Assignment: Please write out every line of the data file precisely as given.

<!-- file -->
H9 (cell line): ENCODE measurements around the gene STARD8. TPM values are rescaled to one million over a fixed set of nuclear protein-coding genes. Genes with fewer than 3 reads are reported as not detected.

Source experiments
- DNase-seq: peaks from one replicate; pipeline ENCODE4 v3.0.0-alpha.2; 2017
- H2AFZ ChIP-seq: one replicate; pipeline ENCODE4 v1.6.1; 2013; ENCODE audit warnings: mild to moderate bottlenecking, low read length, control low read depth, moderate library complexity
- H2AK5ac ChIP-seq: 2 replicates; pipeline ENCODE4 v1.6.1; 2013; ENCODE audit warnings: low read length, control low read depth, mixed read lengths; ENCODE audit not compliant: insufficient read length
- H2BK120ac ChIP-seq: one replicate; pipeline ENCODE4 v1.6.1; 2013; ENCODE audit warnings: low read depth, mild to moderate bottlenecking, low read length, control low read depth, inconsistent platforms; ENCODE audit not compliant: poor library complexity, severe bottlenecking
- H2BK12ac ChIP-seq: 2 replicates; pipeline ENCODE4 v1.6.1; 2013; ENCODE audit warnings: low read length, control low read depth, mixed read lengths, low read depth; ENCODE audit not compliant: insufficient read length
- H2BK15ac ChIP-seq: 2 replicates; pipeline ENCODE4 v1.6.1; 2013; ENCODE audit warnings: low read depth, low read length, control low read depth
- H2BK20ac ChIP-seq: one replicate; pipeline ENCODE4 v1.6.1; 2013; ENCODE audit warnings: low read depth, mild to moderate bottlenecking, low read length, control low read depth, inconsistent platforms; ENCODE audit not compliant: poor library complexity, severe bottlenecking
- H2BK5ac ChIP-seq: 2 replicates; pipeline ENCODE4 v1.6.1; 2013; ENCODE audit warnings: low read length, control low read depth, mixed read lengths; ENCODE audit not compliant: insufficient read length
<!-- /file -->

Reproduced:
H9 (cell line): ENCODE measurements around the gene STARD8. TPM values are rescaled to one million over a fixed set of nuclear protein-coding genes. Genes with fewer than 3 reads are reported as not detected.

Source experiments
- DNase-seq: peaks from one replicate; pipeline ENCODE4 v3.0.0-alpha.2; 2017
- H2AFZ ChIP-seq: one replicate; pipeline ENCODE4 v1.6.1; 2013; ENCODE audit warnings: mild to moderate bottlenecking, low read length, control low read depth, moderate library complexity
- H2AK5ac ChIP-seq: 2 replicates; pipeline ENCODE4 v1.6.1; 2013; ENCODE audit warnings: low read length, control low read depth, mixed read lengths; ENCODE audit not compliant: insufficient read length
- H2BK120ac ChIP-seq: one replicate; pipeline ENCODE4 v1.6.1; 2013; ENCODE audit warnings: low read depth, mild to moderate bottlenecking, low read length, control low read depth, inconsistent platforms; ENCODE audit not compliant: poor library complexity, severe bottlenecking
- H2BK12ac ChIP-seq: 2 replicates; pipeline ENCODE4 v1.6.1; 2013; ENCODE audit warnings: low read length, control low read depth, mixed read lengths, low read depth; ENCODE audit not compliant: insufficient read length
- H2BK15ac ChIP-seq: 2 replicates; pipeline ENCODE4 v1.6.1; 2013; ENCODE audit warnings: low read depth, low read length, control low read depth
- H2BK20ac ChIP-seq: one replicate; pipeline ENCODE4 v1.6.1; 2013; ENCODE audit warnings: low read depth, mild to moderate bottlenecking, low read length, control low read depth, inconsistent platforms; ENCODE audit not compliant: poor library complexity, severe bottlenecking
- H2BK5ac ChIP-seq: 2 replicates; pipeline ENCODE4 v1.6.1; 2013; ENCODE audit warnings: low read length, control low read depth, mixed read lengths; ENCODE audit not compliant: insufficient read length